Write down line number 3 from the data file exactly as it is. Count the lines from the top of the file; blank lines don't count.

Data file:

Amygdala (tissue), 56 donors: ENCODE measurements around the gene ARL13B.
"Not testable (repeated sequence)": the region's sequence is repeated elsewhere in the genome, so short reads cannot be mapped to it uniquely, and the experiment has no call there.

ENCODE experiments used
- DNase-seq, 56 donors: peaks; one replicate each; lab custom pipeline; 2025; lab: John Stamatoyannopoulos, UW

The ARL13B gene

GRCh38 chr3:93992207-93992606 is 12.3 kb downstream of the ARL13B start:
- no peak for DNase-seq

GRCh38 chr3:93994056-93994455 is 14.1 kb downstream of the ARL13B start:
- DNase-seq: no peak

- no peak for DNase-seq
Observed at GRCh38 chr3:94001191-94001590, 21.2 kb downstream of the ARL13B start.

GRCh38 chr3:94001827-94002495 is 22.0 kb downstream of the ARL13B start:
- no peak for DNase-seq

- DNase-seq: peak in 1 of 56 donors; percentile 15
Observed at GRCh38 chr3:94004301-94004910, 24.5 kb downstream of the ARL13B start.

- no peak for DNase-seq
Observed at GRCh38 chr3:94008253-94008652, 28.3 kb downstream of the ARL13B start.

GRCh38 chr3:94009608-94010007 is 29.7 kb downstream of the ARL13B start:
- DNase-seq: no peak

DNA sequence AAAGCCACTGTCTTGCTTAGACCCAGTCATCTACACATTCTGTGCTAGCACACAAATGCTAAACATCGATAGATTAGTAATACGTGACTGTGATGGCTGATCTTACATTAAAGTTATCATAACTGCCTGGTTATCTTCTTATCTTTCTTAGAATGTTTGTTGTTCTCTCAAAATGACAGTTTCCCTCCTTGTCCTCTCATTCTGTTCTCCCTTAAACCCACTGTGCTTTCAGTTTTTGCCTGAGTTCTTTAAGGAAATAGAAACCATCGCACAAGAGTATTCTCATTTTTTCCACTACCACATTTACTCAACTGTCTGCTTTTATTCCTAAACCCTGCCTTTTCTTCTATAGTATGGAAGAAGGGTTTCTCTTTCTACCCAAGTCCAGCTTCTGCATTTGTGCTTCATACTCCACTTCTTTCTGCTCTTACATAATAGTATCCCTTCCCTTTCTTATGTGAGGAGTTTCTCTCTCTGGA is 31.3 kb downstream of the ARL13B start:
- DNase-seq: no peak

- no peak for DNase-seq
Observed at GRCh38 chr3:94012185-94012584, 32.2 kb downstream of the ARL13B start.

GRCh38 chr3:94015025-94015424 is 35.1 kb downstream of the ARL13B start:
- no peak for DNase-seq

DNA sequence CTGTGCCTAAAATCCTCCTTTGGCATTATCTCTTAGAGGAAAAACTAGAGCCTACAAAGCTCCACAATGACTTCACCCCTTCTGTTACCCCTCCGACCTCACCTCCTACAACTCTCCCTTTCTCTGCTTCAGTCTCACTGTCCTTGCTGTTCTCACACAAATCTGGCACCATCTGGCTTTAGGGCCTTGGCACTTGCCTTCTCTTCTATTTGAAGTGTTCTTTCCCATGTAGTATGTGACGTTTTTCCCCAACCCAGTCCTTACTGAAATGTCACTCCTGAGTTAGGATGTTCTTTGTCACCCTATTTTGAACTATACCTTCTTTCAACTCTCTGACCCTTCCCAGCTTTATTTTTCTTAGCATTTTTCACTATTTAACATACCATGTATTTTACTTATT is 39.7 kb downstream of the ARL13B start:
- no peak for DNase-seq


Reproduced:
ENCODE experiments used